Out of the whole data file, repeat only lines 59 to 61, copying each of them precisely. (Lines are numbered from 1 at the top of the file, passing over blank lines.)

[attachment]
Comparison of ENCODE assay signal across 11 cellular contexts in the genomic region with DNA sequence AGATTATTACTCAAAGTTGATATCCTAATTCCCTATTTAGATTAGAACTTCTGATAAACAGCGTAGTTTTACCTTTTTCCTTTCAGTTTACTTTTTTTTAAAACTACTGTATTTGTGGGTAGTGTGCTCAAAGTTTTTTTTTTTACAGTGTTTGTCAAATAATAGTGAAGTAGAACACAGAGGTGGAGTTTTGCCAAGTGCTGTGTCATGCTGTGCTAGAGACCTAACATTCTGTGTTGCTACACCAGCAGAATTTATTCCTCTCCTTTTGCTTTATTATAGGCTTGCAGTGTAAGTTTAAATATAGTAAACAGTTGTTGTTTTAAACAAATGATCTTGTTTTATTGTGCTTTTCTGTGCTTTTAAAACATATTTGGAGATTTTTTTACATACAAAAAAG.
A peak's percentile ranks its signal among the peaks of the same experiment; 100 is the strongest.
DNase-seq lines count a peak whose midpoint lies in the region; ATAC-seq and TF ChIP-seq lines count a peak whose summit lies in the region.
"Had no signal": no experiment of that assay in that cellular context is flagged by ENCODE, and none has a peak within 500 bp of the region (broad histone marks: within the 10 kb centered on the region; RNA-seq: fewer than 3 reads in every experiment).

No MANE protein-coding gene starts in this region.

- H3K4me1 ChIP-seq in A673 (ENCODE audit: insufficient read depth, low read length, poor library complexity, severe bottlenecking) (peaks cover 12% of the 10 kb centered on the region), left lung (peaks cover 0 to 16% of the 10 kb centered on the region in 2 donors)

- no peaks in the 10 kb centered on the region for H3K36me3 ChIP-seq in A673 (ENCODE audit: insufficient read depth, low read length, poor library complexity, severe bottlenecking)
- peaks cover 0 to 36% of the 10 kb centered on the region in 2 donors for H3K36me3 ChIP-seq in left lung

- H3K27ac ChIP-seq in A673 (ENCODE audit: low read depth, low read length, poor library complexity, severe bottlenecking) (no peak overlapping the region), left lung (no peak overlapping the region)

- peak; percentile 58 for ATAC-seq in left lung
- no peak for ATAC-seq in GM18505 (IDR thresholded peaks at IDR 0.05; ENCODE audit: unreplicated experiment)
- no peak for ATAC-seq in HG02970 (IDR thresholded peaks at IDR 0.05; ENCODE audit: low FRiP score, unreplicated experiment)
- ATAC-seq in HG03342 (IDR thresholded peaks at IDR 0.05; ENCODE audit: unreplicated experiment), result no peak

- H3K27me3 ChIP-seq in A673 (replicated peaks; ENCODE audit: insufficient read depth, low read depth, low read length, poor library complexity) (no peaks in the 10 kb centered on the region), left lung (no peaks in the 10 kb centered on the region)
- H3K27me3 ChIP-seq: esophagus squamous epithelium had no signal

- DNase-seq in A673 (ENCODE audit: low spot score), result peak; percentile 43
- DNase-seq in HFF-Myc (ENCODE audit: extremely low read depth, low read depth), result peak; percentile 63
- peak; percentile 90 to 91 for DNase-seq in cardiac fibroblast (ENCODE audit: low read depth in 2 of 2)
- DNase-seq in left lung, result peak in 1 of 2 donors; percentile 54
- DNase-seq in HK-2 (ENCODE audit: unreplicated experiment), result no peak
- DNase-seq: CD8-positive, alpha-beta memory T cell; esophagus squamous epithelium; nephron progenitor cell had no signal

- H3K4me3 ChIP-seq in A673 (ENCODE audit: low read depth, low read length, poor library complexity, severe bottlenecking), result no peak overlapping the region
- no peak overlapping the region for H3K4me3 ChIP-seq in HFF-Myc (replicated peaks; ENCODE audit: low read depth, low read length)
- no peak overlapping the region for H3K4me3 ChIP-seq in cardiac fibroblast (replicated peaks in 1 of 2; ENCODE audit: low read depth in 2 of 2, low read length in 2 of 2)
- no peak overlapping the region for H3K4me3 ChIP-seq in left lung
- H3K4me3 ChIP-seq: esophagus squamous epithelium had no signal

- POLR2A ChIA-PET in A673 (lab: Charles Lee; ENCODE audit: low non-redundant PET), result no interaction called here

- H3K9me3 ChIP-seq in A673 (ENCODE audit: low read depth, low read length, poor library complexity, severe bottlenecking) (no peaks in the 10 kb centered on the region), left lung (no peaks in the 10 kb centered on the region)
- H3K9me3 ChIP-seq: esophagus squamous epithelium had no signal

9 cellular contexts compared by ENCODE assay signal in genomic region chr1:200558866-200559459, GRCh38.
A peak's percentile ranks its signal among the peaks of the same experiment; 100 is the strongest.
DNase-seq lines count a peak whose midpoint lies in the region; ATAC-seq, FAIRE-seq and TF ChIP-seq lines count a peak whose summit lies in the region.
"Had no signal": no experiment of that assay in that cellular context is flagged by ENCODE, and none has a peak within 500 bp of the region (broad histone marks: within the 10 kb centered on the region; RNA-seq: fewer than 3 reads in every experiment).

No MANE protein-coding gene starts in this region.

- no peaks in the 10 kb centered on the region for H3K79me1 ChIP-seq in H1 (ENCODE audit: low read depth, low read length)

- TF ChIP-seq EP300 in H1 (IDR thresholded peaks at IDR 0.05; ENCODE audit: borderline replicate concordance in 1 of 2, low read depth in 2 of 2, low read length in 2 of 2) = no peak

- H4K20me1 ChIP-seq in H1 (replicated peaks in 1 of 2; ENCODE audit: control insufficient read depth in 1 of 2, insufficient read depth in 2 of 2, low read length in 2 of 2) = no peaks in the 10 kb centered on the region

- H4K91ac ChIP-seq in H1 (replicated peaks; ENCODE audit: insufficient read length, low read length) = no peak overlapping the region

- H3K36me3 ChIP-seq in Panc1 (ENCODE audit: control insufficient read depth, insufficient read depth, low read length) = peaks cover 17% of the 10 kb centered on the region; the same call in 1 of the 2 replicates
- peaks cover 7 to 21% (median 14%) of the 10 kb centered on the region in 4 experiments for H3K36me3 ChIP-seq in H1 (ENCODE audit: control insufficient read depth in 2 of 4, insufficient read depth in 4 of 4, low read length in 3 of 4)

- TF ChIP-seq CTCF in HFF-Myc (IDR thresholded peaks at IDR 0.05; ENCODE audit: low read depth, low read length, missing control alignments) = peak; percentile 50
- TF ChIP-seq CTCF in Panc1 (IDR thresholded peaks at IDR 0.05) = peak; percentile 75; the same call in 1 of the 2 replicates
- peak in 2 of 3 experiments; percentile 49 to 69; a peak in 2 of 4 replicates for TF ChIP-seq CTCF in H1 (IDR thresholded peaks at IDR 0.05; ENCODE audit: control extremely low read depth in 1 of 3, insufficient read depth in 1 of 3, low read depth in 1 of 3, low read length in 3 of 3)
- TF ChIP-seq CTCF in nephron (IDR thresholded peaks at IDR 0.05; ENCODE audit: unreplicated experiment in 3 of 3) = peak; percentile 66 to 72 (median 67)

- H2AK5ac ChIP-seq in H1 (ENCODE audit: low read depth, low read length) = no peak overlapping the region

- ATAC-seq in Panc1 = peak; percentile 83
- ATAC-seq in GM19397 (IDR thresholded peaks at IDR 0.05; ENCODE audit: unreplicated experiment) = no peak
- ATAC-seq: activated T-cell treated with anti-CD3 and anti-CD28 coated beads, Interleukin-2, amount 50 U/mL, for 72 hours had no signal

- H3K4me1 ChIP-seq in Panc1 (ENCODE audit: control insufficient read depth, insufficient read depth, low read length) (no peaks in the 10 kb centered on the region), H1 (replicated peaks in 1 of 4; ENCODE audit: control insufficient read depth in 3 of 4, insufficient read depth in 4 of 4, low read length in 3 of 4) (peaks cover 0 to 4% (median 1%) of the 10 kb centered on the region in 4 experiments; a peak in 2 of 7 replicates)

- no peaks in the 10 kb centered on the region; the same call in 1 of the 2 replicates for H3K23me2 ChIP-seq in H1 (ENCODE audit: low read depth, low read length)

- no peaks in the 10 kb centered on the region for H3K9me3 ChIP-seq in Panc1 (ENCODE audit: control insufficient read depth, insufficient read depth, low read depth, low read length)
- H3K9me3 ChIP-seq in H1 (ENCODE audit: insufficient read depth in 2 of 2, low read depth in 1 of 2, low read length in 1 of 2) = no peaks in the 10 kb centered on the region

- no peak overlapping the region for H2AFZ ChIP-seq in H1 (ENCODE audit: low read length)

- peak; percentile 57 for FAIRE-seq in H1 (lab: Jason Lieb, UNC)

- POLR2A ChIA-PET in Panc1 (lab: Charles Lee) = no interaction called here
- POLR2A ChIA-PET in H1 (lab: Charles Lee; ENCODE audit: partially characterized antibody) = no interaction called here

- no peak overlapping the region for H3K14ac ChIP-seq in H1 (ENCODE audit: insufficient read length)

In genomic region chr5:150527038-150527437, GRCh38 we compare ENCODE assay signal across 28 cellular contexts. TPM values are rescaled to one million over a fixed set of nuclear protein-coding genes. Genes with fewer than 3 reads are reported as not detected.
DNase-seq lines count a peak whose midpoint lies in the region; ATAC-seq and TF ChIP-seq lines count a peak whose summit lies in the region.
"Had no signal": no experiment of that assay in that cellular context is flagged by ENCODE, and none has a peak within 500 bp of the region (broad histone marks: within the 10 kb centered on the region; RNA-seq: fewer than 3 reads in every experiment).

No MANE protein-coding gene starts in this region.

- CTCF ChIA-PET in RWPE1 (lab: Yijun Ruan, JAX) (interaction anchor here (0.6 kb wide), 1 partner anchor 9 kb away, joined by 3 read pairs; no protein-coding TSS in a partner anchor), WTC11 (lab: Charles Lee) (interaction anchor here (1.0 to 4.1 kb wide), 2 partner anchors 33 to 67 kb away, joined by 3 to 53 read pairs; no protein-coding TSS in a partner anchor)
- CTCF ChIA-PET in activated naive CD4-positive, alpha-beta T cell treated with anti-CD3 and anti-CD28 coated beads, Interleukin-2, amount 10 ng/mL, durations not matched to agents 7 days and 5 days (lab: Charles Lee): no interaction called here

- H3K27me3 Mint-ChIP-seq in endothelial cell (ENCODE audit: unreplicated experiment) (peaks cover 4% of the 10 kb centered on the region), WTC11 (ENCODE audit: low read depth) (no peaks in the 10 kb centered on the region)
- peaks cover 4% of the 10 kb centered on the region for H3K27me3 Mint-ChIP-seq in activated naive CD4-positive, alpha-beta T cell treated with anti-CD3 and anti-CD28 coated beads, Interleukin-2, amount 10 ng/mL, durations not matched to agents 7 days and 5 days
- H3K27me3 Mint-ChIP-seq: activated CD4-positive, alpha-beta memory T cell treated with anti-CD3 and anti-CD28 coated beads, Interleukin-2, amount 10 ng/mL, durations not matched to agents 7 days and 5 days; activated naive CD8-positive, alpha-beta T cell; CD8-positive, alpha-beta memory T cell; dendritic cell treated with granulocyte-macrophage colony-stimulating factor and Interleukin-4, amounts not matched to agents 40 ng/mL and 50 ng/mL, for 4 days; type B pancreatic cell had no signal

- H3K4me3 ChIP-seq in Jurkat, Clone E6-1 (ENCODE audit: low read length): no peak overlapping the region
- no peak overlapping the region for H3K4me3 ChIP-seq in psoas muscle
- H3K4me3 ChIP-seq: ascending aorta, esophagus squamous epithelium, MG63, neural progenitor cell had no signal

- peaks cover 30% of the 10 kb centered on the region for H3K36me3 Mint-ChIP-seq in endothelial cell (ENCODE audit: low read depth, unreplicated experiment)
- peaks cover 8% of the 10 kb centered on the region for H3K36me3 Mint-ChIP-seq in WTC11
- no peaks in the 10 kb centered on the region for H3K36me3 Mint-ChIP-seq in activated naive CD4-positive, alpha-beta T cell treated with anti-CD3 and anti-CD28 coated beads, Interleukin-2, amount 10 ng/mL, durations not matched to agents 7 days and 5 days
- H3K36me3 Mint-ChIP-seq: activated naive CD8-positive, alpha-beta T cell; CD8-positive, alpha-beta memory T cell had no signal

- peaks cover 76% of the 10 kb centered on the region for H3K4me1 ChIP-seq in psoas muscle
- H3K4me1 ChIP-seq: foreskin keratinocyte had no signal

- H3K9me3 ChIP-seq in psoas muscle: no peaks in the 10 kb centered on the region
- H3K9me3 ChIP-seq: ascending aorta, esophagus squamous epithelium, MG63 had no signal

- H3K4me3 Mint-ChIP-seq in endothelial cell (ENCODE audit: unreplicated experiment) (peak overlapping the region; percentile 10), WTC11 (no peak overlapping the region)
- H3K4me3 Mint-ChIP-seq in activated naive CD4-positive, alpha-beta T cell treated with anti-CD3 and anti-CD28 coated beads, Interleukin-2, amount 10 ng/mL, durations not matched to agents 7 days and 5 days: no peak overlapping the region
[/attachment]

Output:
DNase-seq lines count a peak whose midpoint lies in the region; ATAC-seq and TF ChIP-seq lines count a peak whose summit lies in the region.
"Had no signal": no experiment of that assay in that cellular context is flagged by ENCODE, and none has a peak within 500 bp of the region (broad histone marks: within the 10 kb centered on the region; RNA-seq: fewer than 3 reads in every experiment).

No MANE protein-coding gene starts in this region.